The production of information on feed characteristics is increasing rapidly and numerous data bases are now built in various organizations (research, universities, private companies…). From all these data, several methods can be applied to predict nutritive and feeding values of resources. These methods are more or less easy to apply, accurate, repetable, costly, and there is a concern on the way to combine all this heterogenous information into a consistent frame to obtain ultimate reference values . The present feed tables, which were built through various ways, can differ largely for the referenced values of the same feed. The present communication focuses on some of the issues which appear in predicting feed values of tropical resources for ruminants. Other important aspects, such as chemical analysis, have been discussed in the plenary session.
Are in vitro and in vivo data equivalent? A first aspect adresses the level of equivalence between information from in vitro and in vivo data. In vivo digestibility of organic matter (OMD) is the key information to assess the feed nutritive value. However, it is fairly difficult and costly to carry out OMD, therefore in vitro methods are more and more frequently applied. From pooling data of the literature, it appears that in vitro and in vivo results are rather similar for feed having NDF content and OM digestibility in the ranges of 40–50%DM and 55–65% respectively. For higher NDF contents, in vivo OMD values become higher than in vitro ones with differences that can be more than 20 points. This bias is probably the consequence of the adaptation of animals to rough feed (longer transit and chewing times, more N recycling…). Consequently, in vitro data must be used cautiously to predict in vivo OMD for feeds rich in the cell wall.
Usefulness of in sacco data? A second issue concerns the usefulness of values of in sacco, or in situ, degradation of feed constituents. This method has proved to be interesting to predict protein or starch digestion in the rumen and by-pass flows of the corresponding fractions of feed. Thus, a challenge is to pool the published in situ data to extract main values allowing the building of tables including reference values of in sacco effective degradability of N, starch…. Moreover, since dietary indigestible NDF is the major determinant of OMD, the in sacco method can also be applied to predict NDF undigestibility. Comparison between in sacco and in vivo NDF undigestibility of rations is very encouraging. Thus in sacco can also be used to rank concentrate and by-product feed according to their (un)digestibility of NDF. This approach distinguishes feeds in 2 extreme groups according to their NDF undigestibility: more than 50% (cereal straws, hulls of rapeseed, peanut and sunflower…) and less than 20% (palm products, corn grain products, soybean hulls, citrus and beet pulp…). Only a few feed have an intermediary position between these two groups.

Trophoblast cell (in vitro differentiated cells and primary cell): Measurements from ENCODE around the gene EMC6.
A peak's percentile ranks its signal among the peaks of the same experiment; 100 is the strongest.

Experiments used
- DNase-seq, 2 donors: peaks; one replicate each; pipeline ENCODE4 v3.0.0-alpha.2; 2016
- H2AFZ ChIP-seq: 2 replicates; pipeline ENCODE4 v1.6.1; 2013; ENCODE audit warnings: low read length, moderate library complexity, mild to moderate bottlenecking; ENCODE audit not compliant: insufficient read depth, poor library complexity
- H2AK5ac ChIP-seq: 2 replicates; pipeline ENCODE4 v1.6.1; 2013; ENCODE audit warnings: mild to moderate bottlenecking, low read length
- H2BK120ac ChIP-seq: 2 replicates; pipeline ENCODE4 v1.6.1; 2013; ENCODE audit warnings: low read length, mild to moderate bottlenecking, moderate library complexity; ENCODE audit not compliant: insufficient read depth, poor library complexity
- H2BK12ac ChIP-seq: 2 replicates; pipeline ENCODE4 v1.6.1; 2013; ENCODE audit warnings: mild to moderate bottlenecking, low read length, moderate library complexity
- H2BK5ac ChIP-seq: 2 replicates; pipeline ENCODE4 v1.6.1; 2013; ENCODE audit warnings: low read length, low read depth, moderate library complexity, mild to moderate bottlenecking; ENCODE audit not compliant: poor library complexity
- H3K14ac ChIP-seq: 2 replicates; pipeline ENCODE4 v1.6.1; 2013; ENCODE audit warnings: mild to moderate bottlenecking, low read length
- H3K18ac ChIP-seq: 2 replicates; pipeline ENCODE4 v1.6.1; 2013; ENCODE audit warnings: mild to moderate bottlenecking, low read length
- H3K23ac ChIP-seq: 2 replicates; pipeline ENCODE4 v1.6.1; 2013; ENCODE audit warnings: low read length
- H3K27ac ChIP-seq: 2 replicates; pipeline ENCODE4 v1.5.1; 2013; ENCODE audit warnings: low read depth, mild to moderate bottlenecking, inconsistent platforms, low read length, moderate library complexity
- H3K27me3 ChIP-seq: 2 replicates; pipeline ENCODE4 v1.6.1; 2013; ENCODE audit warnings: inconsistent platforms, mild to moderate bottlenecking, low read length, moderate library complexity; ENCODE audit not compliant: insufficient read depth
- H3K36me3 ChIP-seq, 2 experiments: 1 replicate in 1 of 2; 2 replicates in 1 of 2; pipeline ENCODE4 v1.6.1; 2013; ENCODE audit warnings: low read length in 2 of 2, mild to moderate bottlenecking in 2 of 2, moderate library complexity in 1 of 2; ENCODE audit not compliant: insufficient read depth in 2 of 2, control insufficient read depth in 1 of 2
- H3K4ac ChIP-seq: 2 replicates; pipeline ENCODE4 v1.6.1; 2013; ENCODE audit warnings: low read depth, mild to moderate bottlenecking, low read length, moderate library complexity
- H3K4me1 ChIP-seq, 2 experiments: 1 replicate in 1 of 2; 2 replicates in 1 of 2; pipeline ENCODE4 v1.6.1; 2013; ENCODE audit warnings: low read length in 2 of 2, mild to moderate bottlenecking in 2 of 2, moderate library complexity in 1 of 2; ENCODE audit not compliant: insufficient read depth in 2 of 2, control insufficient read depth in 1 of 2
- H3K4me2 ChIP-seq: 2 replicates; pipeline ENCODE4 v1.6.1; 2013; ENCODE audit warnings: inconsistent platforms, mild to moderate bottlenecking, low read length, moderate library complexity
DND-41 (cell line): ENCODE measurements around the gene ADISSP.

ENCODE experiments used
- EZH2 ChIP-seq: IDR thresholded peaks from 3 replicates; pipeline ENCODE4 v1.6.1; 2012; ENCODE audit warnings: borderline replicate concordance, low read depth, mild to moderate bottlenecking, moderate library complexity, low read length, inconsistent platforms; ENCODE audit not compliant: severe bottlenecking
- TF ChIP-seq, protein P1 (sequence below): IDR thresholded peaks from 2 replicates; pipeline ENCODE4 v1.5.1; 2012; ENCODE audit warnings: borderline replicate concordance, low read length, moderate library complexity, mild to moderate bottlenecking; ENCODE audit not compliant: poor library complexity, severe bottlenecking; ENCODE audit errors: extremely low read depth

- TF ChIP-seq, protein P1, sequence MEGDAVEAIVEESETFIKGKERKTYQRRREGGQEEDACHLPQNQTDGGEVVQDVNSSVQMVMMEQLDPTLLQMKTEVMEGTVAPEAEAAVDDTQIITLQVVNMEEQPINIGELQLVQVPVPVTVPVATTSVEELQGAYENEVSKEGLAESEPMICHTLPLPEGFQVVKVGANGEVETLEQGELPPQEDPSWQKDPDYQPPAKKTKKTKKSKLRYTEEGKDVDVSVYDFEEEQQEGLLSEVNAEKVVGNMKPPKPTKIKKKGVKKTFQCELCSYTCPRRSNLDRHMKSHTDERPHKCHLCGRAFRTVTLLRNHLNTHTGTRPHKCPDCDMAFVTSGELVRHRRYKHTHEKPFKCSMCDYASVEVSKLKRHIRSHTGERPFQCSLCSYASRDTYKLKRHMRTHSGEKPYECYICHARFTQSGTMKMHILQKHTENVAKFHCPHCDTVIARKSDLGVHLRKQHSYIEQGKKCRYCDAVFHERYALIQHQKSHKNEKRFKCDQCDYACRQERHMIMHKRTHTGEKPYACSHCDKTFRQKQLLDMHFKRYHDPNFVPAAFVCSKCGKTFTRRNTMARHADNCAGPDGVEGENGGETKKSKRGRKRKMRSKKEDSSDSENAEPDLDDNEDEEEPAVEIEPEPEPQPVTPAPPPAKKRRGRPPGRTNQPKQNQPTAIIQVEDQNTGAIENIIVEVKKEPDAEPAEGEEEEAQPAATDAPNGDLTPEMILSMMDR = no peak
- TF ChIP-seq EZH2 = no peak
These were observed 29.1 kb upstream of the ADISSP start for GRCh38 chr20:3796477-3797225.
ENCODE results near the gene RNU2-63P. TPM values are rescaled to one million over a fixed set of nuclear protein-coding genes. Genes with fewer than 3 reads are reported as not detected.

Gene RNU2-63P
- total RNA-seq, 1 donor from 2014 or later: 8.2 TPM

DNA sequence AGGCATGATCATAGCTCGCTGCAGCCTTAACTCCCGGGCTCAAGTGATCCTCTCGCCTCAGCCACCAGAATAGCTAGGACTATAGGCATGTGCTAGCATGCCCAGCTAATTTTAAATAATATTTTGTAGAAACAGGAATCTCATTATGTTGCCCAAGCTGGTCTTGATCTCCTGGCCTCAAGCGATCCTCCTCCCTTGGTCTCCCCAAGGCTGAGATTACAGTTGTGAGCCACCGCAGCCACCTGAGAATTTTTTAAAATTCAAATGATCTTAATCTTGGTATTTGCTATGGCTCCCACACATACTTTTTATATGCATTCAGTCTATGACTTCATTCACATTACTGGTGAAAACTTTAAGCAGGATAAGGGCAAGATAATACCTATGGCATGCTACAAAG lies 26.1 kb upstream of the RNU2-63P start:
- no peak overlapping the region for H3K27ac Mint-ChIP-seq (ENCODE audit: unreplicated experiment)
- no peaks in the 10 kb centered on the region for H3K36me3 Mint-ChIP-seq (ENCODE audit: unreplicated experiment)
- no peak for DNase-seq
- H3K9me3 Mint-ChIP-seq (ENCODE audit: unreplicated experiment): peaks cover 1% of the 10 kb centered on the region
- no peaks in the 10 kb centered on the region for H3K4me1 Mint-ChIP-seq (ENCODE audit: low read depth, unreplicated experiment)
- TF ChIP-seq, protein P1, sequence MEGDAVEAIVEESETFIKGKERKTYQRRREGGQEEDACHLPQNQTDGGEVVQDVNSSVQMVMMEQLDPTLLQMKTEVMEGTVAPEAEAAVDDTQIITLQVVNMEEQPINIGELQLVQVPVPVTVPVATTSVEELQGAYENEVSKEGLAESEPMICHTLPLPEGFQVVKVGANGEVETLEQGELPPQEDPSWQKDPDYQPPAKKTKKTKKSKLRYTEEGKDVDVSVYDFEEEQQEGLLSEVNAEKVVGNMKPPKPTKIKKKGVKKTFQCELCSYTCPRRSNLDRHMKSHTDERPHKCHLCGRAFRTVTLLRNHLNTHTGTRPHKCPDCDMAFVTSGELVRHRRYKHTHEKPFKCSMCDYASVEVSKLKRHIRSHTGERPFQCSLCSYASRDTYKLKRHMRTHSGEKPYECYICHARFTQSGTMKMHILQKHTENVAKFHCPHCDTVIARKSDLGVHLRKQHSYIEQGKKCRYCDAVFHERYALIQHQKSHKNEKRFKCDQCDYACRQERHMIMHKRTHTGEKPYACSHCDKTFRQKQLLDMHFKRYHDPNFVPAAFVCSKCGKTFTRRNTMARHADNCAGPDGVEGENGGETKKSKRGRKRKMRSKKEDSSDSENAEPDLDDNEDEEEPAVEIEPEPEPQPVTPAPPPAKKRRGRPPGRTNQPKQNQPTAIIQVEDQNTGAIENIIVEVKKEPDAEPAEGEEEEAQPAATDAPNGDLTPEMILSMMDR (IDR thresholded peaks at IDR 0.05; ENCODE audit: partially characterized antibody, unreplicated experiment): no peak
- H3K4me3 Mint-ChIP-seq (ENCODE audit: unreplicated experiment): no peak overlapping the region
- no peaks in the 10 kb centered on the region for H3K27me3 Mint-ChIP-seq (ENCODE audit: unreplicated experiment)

From feed to diet evaluation? A third aspect deals with the fact that tabulated nutritive values (NV) of feeds are assessed in standard conditions while, in practice, the target is to evaluate NV of diets. Diet NV is not the sum of the associated feed NV due to influences of various factors: feeding level (FL in terms of DMI%LW), percentage of concentrate (%CO), level of N supply to microbes in the rumen… Moreover for some items such as CH4, the influence of FL and %CO are interacting and complicated, demonstrating that CH4 production cannot be a tabulated feed attribute. Thus, the prediction of dietary NV from feed is a complicated task requiring response functions to key factors of not only OMD or energy digestibility, but also energy flow like CH4 and urine. Estimation and standardization of these functions of response is an important issue for the future.
From nutritive to feeding values? Feeding value is generally assessed with the level of spontaneous DOM intake per kgLW0.75, thus it is approximatively the product of DMI (kg/LW0.75) and OMD which are also mutually linked. For forages, since the DMI values referenced in tables are measured into cages, an ultimate concern is the prediction of the actual value of DMI at pasture which could be somewhat different.
In conclusion, the contexts presented demonstrate that nutritive and feed value evaluation from the numerous available data has to be rigourously conducted and must be carefully traced to allow further improvements without having to re-start from zero.